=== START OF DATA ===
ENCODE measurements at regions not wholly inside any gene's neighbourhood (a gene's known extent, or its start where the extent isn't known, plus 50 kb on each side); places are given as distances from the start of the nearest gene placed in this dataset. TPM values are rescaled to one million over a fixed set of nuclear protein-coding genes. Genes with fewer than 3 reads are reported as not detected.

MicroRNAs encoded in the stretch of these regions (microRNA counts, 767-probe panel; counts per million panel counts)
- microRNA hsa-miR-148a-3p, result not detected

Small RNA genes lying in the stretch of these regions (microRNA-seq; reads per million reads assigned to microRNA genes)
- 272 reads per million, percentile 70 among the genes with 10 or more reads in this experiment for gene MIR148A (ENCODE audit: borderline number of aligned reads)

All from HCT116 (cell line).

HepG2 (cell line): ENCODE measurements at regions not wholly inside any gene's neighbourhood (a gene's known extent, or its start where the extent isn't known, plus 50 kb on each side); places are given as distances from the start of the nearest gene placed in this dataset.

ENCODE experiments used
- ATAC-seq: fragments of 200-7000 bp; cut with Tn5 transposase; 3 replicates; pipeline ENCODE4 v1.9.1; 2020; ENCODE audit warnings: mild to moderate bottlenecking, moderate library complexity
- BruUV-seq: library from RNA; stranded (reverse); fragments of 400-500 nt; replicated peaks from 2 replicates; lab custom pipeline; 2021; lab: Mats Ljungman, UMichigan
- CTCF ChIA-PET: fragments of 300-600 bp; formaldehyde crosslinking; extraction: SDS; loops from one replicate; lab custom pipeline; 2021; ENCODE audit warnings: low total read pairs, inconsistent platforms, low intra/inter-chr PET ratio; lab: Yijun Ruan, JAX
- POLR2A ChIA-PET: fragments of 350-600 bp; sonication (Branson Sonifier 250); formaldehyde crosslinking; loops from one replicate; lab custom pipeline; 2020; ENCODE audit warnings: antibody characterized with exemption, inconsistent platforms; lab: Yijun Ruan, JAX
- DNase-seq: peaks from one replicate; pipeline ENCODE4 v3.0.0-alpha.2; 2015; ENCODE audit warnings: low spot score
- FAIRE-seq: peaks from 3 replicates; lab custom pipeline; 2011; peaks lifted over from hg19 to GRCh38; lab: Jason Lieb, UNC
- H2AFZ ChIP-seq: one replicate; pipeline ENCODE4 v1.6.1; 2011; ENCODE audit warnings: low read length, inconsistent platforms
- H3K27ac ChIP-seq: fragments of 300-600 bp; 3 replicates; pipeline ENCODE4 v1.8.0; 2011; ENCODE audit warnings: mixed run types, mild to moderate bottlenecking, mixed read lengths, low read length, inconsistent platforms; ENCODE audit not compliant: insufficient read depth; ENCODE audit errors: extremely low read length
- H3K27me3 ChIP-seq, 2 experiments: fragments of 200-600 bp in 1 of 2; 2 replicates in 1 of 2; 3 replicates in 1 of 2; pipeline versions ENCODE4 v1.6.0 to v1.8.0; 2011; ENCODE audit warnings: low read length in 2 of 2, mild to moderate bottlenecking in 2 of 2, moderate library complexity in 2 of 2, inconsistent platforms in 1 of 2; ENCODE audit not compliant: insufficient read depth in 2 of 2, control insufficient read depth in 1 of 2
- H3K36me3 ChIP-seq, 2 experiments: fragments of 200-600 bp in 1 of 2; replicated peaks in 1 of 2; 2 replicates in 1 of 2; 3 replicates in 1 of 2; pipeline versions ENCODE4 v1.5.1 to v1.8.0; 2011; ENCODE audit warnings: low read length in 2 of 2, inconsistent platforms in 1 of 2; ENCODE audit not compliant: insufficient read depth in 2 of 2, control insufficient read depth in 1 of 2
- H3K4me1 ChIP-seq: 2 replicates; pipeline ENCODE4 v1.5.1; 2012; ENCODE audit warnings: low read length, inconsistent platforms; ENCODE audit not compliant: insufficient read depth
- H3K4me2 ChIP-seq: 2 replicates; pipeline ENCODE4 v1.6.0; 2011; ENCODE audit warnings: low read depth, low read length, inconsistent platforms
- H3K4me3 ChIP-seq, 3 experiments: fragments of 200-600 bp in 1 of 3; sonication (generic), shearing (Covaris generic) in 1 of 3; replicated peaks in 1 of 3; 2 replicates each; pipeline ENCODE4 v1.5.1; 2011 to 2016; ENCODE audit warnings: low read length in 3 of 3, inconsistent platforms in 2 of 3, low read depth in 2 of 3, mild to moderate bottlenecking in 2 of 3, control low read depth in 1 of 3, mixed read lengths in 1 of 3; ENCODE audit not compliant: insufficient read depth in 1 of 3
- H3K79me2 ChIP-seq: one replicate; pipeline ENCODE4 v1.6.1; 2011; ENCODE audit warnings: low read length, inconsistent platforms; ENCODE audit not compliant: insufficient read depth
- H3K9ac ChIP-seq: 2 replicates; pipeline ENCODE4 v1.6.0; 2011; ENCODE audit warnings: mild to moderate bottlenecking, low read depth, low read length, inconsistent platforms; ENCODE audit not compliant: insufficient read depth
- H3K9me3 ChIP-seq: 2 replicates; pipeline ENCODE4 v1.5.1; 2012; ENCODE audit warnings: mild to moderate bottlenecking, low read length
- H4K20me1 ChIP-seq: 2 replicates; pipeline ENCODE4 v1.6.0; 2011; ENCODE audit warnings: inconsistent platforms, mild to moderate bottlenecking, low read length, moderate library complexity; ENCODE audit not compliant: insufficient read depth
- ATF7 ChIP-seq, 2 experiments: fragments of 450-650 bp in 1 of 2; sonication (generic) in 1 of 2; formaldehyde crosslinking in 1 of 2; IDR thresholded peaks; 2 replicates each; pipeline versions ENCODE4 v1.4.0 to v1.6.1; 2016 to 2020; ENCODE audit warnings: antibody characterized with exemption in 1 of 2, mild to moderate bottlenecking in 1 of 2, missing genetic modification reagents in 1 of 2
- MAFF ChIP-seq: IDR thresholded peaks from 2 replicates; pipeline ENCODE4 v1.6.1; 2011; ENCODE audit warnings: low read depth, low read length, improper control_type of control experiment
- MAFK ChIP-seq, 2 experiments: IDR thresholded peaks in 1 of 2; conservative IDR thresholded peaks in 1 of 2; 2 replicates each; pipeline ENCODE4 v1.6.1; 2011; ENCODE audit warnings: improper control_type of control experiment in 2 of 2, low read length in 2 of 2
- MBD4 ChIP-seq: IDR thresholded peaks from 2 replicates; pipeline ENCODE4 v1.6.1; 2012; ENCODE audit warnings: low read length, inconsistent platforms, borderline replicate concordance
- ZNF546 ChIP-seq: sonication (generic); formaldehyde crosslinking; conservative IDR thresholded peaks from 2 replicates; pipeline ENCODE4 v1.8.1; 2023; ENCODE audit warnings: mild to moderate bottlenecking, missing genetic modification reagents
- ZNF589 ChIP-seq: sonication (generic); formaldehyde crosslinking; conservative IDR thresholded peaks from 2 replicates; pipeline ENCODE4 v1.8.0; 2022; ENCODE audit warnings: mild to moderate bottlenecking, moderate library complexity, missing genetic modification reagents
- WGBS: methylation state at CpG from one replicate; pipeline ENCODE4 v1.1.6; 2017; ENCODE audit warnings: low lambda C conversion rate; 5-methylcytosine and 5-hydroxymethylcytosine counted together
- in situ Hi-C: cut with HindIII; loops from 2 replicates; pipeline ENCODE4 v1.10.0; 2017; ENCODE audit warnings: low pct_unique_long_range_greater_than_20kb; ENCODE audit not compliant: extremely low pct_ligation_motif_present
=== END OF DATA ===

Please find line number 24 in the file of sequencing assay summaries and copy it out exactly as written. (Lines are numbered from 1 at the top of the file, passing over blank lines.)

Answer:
- H3K9me3 ChIP-seq: 2 replicates; pipeline ENCODE4 v1.5.1; 2012; ENCODE audit warnings: mild to moderate bottlenecking, low read length